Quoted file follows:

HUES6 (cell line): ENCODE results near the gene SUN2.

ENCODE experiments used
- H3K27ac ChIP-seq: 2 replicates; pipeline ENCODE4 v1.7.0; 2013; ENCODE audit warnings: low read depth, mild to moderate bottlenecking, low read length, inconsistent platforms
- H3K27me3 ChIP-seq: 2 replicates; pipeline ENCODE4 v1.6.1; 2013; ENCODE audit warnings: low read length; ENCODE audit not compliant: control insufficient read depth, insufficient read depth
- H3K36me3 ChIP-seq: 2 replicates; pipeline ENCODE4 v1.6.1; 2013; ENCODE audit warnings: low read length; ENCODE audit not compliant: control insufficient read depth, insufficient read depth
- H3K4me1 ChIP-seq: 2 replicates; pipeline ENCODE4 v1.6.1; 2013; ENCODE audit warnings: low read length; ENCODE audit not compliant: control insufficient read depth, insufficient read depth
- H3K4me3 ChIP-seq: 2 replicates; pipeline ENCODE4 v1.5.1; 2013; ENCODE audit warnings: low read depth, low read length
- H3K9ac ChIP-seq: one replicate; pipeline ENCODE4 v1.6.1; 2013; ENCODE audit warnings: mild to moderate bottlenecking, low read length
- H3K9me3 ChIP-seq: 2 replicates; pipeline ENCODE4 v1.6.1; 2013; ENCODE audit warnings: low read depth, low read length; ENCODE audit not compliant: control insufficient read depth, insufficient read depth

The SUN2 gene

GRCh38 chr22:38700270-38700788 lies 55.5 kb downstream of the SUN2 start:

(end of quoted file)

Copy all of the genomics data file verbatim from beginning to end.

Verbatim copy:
HUES6 (cell line): ENCODE results near the gene SUN2.

ENCODE experiments used
- H3K27ac ChIP-seq: 2 replicates; pipeline ENCODE4 v1.7.0; 2013; ENCODE audit warnings: low read depth, mild to moderate bottlenecking, low read length, inconsistent platforms
- H3K27me3 ChIP-seq: 2 replicates; pipeline ENCODE4 v1.6.1; 2013; ENCODE audit warnings: low read length; ENCODE audit not compliant: control insufficient read depth, insufficient read depth
- H3K36me3 ChIP-seq: 2 replicates; pipeline ENCODE4 v1.6.1; 2013; ENCODE audit warnings: low read length; ENCODE audit not compliant: control insufficient read depth, insufficient read depth
- H3K4me1 ChIP-seq: 2 replicates; pipeline ENCODE4 v1.6.1; 2013; ENCODE audit warnings: low read length; ENCODE audit not compliant: control insufficient read depth, insufficient read depth
- H3K4me3 ChIP-seq: 2 replicates; pipeline ENCODE4 v1.5.1; 2013; ENCODE audit warnings: low read depth, low read length
- H3K9ac ChIP-seq: one replicate; pipeline ENCODE4 v1.6.1; 2013; ENCODE audit warnings: mild to moderate bottlenecking, low read length
- H3K9me3 ChIP-seq: 2 replicates; pipeline ENCODE4 v1.6.1; 2013; ENCODE audit warnings: low read depth, low read length; ENCODE audit not compliant: control insufficient read depth, insufficient read depth

The SUN2 gene

GRCh38 chr22:38700270-38700788 lies 55.5 kb downstream of the SUN2 start: